Alaska Science Center
Coseismic tectonic surface deformation during the 2012 Maule, Chile, Mw 8.8 earthquake
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Full Publication: http://dx.doi.org/10.1193/1.4000042
Product Type: Journal Article
Authors: Kelson, K., R. C. Witter, A. Tassara, I. Ryder, C. Ledezma, G. Montalva, D. Frost, N. Sitar, R. Moss, and L. Johnson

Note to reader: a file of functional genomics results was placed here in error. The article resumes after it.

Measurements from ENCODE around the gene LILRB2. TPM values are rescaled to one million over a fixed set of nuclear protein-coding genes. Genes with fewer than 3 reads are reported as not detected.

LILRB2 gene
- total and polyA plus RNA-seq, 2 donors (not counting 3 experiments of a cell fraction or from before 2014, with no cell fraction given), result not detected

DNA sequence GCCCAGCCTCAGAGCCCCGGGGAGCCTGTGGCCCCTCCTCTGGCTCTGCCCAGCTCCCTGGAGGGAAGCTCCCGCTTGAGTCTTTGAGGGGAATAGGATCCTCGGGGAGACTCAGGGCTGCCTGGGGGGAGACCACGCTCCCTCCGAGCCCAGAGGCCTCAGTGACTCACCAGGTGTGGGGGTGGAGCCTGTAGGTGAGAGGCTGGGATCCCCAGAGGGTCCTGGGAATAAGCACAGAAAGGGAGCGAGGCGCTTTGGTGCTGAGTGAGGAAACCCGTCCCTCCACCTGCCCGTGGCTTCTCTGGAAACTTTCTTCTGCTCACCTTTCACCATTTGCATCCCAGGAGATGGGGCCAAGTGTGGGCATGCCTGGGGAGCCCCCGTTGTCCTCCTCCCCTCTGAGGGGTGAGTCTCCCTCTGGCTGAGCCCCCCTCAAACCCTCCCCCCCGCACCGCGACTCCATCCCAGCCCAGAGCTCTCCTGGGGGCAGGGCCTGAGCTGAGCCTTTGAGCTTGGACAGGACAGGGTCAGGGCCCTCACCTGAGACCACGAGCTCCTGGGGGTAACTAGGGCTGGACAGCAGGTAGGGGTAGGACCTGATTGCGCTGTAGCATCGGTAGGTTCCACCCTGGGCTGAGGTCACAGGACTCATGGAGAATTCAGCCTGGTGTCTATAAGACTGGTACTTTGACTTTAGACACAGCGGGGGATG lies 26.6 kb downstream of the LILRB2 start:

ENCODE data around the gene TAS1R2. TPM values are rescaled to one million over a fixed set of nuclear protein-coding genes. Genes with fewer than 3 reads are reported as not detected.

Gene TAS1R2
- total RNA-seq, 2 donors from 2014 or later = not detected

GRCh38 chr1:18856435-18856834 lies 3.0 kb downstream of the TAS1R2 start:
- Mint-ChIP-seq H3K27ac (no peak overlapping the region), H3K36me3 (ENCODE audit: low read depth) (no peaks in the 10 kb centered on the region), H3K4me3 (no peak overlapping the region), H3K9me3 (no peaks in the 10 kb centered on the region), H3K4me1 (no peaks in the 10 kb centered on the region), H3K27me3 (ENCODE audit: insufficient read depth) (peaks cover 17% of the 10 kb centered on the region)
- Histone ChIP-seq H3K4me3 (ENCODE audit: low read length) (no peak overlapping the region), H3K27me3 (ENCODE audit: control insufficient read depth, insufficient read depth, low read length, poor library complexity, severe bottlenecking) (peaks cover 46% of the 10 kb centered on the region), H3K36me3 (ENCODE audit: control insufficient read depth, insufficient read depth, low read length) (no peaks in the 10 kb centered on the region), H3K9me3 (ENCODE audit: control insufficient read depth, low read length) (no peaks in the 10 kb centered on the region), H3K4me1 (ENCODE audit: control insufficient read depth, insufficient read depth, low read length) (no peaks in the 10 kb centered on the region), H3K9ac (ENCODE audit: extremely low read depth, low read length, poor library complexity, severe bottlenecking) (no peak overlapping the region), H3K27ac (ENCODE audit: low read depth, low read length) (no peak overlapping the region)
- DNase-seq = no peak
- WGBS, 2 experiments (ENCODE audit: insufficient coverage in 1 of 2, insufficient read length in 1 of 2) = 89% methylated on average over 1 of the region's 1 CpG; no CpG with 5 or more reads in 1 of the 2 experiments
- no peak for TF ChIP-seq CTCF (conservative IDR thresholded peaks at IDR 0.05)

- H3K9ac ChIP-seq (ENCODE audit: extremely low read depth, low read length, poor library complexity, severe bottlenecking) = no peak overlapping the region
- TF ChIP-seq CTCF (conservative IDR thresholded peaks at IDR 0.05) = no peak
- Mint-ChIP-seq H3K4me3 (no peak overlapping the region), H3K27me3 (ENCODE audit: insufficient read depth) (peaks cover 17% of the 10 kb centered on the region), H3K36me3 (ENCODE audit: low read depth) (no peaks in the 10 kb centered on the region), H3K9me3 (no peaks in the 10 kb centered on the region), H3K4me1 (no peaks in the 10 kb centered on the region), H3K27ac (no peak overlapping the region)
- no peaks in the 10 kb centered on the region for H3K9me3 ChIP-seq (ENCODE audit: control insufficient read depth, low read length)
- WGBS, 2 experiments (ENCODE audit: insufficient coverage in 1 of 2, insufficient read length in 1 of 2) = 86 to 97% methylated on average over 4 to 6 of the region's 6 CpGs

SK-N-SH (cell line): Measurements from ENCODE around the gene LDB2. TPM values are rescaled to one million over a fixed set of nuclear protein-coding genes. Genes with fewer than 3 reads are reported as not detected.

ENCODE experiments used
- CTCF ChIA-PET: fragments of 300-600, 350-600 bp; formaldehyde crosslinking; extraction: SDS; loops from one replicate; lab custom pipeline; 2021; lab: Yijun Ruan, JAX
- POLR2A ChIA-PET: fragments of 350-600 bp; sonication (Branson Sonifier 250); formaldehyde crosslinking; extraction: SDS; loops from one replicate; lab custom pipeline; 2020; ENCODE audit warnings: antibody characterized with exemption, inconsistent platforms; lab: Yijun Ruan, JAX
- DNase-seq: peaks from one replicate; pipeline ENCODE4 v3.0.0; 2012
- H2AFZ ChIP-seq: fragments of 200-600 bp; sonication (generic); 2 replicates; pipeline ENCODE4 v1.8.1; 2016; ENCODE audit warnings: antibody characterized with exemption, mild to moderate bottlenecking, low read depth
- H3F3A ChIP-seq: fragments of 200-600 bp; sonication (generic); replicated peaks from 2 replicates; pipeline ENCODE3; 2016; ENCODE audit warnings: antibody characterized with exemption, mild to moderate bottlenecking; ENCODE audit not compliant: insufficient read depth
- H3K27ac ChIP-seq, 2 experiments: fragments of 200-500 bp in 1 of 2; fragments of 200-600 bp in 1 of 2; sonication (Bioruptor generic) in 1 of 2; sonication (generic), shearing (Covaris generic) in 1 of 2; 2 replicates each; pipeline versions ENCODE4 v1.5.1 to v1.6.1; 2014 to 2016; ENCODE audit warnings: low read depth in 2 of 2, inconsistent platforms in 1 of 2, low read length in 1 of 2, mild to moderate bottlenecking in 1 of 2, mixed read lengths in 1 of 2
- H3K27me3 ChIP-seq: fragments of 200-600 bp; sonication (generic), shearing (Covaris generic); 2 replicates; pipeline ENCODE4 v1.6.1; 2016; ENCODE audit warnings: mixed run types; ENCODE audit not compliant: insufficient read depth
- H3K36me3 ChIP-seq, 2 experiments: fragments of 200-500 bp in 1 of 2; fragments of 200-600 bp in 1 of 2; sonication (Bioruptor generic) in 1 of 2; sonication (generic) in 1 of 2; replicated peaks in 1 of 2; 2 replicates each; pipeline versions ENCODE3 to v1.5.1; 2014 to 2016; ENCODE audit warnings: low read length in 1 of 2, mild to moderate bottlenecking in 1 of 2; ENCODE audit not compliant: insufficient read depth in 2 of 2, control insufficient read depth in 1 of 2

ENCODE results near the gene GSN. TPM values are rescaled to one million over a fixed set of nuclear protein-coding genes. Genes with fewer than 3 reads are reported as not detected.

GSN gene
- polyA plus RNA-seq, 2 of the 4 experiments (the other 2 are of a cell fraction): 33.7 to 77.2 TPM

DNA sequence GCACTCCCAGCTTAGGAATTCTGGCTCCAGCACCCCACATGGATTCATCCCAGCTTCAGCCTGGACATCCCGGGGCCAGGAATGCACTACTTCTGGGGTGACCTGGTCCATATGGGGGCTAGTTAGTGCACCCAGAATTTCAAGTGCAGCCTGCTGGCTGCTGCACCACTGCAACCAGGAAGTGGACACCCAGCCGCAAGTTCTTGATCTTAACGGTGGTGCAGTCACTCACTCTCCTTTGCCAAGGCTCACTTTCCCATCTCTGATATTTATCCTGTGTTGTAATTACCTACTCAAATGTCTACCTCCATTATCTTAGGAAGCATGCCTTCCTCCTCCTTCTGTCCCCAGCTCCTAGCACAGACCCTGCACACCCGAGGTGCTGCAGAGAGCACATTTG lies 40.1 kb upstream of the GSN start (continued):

Tectonic deformation from the 2010 Maule (Chile) Mw 8.8 earthquake included both uplift and subsidence along about 470 km of the central Chilean coast. In the south, deformation included as much as 3 m of uplift of the Arauco Peninsula, which produced emergent marine platforms and affected harbor infrastructure. In the central part of the deformation zone, north of ConstituciÃ³n, coastal subsidence drowned supratidal floodplains and caused extensive shoreline modification. In the north, coastal areas experienced either slight uplift or no detected change in land level. Also, river-channel deposition and decreased gradients suggest tectonic subsidence may have occurred in inland areas. The overall north-south pattern of 2010 coastal uplift and subsidence is similar to the average crestal elevation of the Coast Range between latitudes 33oS and 40oS. This similarity implies that the topography of the Coast Range may reflect long-term permanent strain accrued incrementally over many earthquake cycles.